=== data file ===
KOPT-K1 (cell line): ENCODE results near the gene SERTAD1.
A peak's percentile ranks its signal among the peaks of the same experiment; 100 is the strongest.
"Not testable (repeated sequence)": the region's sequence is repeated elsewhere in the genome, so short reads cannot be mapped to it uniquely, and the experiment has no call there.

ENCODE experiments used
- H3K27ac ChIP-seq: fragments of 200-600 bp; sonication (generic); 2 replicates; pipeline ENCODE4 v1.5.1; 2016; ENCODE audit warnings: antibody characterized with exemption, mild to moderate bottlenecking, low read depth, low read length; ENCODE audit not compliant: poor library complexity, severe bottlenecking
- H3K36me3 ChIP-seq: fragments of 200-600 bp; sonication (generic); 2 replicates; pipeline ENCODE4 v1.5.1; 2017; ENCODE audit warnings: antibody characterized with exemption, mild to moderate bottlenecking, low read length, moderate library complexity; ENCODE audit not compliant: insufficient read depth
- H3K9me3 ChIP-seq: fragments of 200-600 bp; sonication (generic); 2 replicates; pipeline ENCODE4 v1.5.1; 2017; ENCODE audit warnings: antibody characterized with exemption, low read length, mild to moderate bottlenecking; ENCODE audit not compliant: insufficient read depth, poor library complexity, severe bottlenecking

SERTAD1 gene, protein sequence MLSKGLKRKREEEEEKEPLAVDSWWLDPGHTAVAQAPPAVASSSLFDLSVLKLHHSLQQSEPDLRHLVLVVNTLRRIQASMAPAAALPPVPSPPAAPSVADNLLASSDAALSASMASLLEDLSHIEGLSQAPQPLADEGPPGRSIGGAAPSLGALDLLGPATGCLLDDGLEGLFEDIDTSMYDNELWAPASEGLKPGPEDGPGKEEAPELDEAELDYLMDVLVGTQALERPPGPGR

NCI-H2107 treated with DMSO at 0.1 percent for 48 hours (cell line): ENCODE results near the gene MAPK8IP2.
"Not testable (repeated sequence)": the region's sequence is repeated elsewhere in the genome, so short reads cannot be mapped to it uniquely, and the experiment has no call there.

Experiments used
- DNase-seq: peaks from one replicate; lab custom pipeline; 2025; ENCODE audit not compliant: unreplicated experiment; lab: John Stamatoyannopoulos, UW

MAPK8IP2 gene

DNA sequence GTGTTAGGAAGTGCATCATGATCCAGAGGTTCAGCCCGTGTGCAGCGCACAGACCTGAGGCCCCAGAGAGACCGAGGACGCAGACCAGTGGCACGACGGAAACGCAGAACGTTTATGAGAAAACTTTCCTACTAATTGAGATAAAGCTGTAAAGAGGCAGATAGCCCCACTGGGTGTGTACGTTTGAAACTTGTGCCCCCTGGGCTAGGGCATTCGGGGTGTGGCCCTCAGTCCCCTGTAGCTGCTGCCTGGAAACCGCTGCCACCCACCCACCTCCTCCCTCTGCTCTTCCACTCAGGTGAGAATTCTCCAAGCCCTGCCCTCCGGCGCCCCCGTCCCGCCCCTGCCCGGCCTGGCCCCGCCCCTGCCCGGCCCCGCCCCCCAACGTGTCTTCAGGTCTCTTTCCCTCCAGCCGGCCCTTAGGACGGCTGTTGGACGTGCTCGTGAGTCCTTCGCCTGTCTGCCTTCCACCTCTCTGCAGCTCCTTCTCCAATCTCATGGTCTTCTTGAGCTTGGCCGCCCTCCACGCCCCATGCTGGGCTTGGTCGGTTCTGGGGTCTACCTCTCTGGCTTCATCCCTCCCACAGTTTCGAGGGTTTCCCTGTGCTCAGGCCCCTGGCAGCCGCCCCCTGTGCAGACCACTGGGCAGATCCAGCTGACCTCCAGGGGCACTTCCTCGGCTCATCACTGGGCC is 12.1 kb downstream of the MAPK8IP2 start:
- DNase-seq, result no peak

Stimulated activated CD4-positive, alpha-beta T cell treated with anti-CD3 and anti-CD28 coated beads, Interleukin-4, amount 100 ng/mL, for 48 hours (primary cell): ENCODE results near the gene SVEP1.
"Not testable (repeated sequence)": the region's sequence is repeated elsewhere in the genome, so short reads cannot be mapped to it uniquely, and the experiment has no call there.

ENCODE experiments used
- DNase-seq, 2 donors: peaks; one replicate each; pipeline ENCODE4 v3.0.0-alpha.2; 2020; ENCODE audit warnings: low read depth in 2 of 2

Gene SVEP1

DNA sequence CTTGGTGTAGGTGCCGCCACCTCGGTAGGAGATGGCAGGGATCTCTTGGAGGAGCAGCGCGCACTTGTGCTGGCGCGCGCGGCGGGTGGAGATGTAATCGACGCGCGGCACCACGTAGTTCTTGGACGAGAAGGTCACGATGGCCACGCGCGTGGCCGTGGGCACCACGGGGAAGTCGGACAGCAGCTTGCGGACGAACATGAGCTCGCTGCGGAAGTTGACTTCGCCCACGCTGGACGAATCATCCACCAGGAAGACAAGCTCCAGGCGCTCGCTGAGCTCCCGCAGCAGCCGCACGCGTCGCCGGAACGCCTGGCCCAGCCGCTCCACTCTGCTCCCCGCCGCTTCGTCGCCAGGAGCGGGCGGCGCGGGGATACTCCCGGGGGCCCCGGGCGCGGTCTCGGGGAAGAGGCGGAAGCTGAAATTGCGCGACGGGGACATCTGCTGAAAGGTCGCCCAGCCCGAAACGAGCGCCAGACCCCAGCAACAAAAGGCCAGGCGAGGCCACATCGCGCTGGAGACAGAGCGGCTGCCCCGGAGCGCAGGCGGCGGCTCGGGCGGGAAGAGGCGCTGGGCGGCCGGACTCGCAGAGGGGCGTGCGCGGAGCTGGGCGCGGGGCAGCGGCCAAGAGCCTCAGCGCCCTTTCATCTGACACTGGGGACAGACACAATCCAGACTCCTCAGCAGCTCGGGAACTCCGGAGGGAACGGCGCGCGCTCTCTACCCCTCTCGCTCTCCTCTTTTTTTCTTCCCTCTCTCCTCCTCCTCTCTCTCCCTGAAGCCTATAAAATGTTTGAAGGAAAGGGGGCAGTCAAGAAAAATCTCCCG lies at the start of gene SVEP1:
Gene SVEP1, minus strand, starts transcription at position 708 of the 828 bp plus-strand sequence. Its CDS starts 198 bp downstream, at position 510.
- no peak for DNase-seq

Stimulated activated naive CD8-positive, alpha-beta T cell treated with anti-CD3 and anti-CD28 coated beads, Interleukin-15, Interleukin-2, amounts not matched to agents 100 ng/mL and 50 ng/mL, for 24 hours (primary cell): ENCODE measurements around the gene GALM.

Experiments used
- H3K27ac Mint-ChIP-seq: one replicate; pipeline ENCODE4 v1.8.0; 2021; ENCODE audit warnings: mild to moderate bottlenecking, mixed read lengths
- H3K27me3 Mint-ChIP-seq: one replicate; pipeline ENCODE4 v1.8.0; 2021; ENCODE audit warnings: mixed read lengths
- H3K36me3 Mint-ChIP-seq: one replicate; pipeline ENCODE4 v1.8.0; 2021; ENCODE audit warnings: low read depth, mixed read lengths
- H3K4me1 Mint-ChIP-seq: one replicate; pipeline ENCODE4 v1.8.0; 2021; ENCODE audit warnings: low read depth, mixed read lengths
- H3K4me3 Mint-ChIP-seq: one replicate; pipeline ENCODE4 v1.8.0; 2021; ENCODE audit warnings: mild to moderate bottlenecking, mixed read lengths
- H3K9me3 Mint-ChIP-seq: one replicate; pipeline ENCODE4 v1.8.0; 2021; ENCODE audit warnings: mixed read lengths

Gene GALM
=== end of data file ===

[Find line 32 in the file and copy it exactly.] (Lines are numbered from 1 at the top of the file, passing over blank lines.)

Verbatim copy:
Gene GALM